By Sarah N. Lynch
WASHINGTON (Reuters) -Actor Leonardo DiCaprio told a Washington jury on Monday that Malaysian financier Jho Low revealed his plans to donate up to $30 million to help U.S. President Barack Obama’s 2012 reelection campaign in what prosecutors allege was part of an illegal foreign influence operation.
“It was a casual conversation about what party he was in support of,” DiCaprio said, telling jurors that Low said he planned on giving “a significant donation” to the Democratic Party that was “somewhere to the tune of $20-30 million.”
“I basically said, ‘Wow, that’s a lot of money,'” DiCaprio added.
The “Titanic” star took the witness stand in the trial of Prakazrel “Pras” Michel of the Fugees hip-hop group, who faces criminal charges for his alleged role in a foreign influence campaign aimed at the administrations of Obama and Donald Trump. Michel has denied the allegations.
DiCaprio is one of several prominent figures linked to Low, a fugitive who is facing separate federal criminal charges for allegedly embezzling $4.5 billion from Malaysia’s 1MDB sovereign wealth fund.
The financier, who was known to pay Hollywood celebrities to party with him, supported DiCaprio’s charitable foundation and helped fund “The Wolf of Wall Street,” the 2013 movie in which DiCaprio starred and was nominated for an Oscar.
The Justice Department in 2018 reached a civil settlement with the film’s production company, which forfeited $60 million that was believed to have been stolen from 1MDB.
Since then, DiCaprio has been cooperating with the U.S. government.
He managed to enter and leave the courthouse on Monday without being spotted by news crews who had been staking out his arrival.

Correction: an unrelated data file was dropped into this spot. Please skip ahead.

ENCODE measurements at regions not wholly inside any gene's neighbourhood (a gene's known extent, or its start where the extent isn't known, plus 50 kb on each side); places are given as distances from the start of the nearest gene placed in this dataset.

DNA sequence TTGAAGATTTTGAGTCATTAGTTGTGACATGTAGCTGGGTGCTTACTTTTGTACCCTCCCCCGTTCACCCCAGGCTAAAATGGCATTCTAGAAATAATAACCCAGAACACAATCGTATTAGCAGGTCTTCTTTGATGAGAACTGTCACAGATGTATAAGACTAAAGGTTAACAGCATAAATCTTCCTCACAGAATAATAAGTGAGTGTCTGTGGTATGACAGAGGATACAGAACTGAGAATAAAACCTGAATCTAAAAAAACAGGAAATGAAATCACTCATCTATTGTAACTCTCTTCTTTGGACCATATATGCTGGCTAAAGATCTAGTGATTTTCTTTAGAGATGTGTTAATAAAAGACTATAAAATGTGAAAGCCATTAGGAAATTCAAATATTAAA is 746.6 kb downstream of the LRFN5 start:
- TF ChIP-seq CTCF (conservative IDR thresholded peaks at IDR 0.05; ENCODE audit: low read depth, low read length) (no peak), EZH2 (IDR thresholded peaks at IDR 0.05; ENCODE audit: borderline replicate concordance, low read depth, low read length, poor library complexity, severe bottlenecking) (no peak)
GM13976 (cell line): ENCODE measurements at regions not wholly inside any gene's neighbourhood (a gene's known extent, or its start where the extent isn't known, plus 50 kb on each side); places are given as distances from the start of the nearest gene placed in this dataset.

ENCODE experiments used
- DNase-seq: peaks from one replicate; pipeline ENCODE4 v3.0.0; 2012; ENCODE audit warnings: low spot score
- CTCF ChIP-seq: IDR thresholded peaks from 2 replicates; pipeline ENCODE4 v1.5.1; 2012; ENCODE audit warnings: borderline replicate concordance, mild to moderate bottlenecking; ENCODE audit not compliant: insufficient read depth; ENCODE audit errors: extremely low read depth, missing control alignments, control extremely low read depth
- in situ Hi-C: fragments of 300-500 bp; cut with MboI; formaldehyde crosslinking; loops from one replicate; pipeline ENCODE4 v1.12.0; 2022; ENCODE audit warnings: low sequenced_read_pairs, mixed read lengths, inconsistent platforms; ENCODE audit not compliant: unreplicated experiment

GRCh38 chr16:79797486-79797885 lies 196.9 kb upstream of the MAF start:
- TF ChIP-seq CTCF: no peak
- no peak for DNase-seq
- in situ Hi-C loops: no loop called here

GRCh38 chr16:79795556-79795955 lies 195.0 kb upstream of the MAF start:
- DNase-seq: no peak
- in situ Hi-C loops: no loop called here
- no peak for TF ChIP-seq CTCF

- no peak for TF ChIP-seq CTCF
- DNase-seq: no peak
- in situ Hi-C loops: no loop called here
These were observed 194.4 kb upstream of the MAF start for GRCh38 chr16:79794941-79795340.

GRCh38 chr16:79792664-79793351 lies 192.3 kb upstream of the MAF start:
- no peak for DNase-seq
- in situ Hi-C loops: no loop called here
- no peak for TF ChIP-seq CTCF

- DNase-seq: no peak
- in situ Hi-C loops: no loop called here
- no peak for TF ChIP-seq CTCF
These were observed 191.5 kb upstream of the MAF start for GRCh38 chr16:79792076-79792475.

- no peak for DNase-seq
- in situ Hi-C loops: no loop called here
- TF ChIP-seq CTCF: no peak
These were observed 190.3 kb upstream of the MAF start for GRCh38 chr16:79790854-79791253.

Prosecutors claim Michel agreed to funnel money from Low into Obama’s 2012 campaign and hide the source of the funds. Federal election law prohibits foreigners from donating to U.S. campaigns.
They say he later worked behind the scenes with others to try to persuade the Trump administration to stop investigating Low, and also acted as a foreign agent of China to persuade the administration to agree to repatriate dissident Guo Wengui.
DiCaprio on Monday told jurors he has known Michel since at least the 1990s, when he met the Fugees backstage.
The bulk of his testimony centered on his relationship with Low, who threw lavish parties on boats and at nightclubs that featured Hollywood stars.
DiCaprio said he flew on Low’s private jet with a large group one New Year’s Eve between Australia and Las Vegas, in what he said was Low’s goal of celebrating New Year’s twice in one night.
He drew laughter in the courtroom, as Michel’s attorney asked him whether Low achieved his objective.
“It depends on how you look at it,” DiCaprio said.
DiCaprio said when he first met Low around 2010, he viewed him as a “sort of a prodigy in the business world.”
DiCaprio said his own legal team, an outside firm and the studios conducted three separate due diligence probes before reaching a deal with Low to finance “The Wolf of Wall Street.”
“I was given a green light from my team, as well as the studios, to accept financing from Mr. Low,” he said.
(Reporting by Sarah N. Lynch; Additional reporting by Brendan O’Brien in Chicago; Editing by Andy Sullivan, Jonathan Oatis and Josie Kao)